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Two Gray Tourists: From Papers of Mr. Philemon Perch (1885)
Richard Malcolm Johnston
No preview available - 2009
afterwards ain't answered asked believe better carriage castle church coming cross death did'nt dinner don't entered especially expected feel fellow gardens gate give green ground hands head hear heard Hill hold horses hour hundred idea interest keep kings knew ladies land laughed leave live London looked married mean mind minutes morning never noticed old fellow once Park passed Phil poor Queen reached remarked rest rich river seemed seen side sort sound stand stopped street suppose talk tell that's there's things thought took Tower town trees turned understand walked walls wife window woman women would'nt yonder young
Page 163 - And now, to issue from the glen, No pathway meets the wanderer's ken, Unless he climb, with footing nice, A far projecting precipice. The broom's tough roots his ladder made, The hazel saplings lent their aid...
Page 115 - Permit me, sire, further to observe, that whoever has already dared, or shall hereafter endeavour, by false insinuations and suggestions, to alienate your Majesty's affections from your loyal subjects in general, and from the City of London in particular, and to withdraw your confidence in and regard for your people, is an enemy to your Majesty's person and family, a violator of the public peace, and a betrayer of our happy constitution, as it was established at the glorious Revolution.
Page 76 - Humpty together again. ide a cockhorse to Banbury Cross, To see a fine lady upon a white horse; With rings on her fingers and bells on her toes, She shall have music wherever she goes.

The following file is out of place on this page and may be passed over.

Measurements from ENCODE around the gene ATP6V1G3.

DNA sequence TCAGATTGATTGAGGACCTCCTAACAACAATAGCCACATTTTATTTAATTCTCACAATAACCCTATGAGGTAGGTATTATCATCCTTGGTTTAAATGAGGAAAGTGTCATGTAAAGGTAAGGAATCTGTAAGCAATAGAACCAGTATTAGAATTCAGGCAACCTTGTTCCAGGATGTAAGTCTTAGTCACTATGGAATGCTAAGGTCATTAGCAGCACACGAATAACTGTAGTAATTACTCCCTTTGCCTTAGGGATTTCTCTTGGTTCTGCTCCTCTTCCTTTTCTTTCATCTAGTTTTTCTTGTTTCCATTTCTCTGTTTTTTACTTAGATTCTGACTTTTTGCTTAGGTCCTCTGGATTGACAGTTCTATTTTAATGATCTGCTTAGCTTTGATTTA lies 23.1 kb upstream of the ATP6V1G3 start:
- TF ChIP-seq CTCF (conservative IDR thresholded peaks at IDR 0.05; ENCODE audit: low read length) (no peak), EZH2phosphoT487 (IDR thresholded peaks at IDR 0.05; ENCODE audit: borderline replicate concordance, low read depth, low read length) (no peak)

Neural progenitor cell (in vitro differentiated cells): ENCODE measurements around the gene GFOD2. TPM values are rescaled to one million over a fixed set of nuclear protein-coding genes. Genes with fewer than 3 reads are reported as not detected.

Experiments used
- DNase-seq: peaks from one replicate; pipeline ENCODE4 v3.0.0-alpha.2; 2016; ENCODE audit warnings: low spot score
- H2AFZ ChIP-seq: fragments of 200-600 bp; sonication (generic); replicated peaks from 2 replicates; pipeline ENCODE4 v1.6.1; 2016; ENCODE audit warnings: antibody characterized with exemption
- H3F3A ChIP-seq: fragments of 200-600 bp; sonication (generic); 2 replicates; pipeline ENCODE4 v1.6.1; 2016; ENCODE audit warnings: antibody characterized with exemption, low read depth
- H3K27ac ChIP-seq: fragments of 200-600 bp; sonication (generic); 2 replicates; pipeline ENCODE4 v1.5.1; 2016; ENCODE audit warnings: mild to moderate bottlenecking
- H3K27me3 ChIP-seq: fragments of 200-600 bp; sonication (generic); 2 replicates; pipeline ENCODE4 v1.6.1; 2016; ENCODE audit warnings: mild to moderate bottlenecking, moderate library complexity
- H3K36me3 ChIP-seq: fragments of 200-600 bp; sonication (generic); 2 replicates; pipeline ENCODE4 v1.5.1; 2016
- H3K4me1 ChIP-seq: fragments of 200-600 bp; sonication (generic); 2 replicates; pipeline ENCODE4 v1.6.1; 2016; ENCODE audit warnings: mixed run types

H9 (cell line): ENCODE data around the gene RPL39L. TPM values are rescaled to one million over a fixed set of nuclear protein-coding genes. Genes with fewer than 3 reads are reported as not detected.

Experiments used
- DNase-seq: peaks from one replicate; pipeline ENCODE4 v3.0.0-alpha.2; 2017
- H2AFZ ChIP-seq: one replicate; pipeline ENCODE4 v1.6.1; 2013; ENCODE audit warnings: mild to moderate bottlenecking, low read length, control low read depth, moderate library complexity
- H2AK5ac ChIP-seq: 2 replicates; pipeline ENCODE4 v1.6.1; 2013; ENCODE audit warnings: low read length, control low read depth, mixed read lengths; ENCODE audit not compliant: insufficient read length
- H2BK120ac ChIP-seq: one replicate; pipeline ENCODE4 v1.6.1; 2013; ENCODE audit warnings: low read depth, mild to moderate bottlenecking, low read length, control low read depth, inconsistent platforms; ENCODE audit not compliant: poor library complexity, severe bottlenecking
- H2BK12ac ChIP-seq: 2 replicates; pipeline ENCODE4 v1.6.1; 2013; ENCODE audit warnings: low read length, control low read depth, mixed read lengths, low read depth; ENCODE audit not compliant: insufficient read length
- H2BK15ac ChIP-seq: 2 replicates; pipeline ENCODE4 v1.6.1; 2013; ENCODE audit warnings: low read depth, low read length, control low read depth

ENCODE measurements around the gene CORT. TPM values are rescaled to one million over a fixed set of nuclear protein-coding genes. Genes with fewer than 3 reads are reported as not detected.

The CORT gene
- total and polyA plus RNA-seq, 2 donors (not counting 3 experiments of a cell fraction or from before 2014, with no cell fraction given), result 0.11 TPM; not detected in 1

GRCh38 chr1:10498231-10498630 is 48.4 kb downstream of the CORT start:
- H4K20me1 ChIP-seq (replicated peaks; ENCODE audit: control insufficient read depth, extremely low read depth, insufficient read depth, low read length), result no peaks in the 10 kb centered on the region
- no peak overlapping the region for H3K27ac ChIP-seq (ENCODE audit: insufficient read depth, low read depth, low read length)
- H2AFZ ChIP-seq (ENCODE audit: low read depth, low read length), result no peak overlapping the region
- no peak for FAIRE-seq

Page 163 - One burnished sheet of living gold, Loch Katrine lay beneath him rolled; In all her length far winding lay, With promontory, creek, and bay, And islands that, empurpled bright, Floated amid the livelier light; And mountains, that like giants stand, To sentinel enchanted laud.
Page 121 - Worship all ye that lovers be this May, For of your bliss the kalends are begun, And sing with us, away, winter away, Come, summer come, the sweet season and sun.
Page 163 - Down to the lake in masses threw Crags, knolls, and mounds, confusedly hurled, The fragments of an earlier world ; A wildering forest feathered o'er His ruined sides and summit hoar, While on the north, through middle air, Ben-an heaved high his forehead bare. xv. From the steep promontory gazed The stranger, raptured and amazed, And,
Page 73 - Strike the wise dumb, and teach the fool to speak. It shall be sparing, and too full of riot, Teaching decrepit age to tread the measures; The staring ruffian shall it keep in quiet, Pluck down the rich, enrich the poor with treasures : It shall be raging mad, and silly mild, Make the young old, the old become a child.
Page 120 - So thick the boughis and the leavis green Beshaded all the alleys that there were, And mids of every arbour might be seen The sharpe greene sweete juniper, Growing so fair with branches here and there, That as it seemed to a lyf without, The boughis spread the arbour all about.
Page 170 - Pancras' church, Lord Lovel was laid in the choir ; And out of her bosom there grew a red rose, And out of her lover's a brier, brier, And out of her lover's a brier.
Page 60 - GOUT, He cou'd no longer hold it out. Always a restless life he led, Never at quiet till quite dead. He marry' d, in his latter dayes, ONE who exceeds the common praise ; But wanting breath still to make Known Her true AFFECTION and his OWN, Death. Kindly came, all wants supply'd By giving REST which life deny'd.